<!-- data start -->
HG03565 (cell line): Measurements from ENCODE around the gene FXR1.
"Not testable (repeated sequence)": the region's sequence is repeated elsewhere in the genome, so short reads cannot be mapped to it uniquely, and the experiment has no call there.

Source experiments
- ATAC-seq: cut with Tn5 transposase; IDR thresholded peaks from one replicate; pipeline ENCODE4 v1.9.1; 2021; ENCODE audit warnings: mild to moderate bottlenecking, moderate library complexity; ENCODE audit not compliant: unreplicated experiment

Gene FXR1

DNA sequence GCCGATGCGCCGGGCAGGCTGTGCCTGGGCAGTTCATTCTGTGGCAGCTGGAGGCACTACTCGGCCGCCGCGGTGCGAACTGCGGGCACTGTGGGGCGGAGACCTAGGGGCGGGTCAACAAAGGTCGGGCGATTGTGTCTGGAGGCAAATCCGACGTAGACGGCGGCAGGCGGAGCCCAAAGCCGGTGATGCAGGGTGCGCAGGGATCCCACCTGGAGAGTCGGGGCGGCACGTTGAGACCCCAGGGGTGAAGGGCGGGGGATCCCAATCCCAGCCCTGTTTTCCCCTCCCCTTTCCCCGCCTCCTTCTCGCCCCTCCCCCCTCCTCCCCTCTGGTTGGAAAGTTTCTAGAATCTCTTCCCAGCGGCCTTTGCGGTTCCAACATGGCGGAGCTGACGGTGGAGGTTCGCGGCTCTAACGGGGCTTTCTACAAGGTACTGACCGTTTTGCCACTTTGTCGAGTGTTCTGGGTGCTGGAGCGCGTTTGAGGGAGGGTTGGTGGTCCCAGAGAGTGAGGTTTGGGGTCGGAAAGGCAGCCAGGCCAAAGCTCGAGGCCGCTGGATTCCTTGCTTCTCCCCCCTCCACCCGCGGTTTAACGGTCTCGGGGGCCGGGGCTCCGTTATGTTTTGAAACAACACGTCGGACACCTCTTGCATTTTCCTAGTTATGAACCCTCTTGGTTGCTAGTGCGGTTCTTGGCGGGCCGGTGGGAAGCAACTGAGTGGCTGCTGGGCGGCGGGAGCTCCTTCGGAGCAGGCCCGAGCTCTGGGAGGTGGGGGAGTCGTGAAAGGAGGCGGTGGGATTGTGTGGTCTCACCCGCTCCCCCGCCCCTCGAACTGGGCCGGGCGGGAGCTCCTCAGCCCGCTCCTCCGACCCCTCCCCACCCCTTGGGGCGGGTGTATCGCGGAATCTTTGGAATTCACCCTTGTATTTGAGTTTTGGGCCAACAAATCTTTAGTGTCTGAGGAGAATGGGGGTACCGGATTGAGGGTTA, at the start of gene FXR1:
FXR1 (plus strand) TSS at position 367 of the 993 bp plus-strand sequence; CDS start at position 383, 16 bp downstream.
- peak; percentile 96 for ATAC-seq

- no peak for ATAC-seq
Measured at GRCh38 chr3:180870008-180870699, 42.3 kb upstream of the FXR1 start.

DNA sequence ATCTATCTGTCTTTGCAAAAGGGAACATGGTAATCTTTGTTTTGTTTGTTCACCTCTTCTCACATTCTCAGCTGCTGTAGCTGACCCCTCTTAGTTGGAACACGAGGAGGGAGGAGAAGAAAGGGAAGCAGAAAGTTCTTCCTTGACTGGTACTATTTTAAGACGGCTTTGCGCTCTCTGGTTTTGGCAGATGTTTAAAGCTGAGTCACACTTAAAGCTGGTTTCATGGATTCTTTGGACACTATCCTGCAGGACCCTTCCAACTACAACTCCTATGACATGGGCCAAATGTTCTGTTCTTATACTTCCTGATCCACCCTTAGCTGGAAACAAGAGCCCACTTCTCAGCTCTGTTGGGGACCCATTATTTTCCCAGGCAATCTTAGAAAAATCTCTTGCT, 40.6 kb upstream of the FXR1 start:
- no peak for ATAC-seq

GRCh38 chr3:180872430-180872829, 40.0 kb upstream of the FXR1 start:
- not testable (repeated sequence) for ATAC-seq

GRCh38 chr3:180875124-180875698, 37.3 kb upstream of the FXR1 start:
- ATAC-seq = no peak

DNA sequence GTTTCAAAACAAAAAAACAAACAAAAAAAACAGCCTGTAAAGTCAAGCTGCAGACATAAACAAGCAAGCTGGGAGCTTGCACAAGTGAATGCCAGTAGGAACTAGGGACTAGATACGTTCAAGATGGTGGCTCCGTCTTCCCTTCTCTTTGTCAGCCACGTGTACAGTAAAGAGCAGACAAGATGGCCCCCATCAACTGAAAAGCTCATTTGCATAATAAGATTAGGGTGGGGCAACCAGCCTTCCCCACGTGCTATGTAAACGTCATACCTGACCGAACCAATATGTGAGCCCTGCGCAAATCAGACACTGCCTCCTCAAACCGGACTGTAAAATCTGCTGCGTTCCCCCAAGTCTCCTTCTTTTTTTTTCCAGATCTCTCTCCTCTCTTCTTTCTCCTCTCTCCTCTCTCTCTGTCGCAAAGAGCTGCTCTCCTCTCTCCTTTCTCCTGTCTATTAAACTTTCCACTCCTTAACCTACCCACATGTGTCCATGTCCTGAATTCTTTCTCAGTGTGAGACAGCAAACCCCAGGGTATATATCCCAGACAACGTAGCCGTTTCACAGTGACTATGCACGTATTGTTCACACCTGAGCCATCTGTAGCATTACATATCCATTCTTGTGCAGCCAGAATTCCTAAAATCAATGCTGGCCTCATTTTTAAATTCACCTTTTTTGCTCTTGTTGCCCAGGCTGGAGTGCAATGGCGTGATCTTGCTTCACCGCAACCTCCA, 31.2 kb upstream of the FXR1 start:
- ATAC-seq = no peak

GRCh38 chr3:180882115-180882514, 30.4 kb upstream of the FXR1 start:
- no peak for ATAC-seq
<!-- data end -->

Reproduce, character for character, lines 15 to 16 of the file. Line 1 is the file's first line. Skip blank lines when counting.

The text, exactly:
GRCh38 chr3:180875124-180875698, 37.3 kb upstream of the FXR1 start:
- ATAC-seq = no peak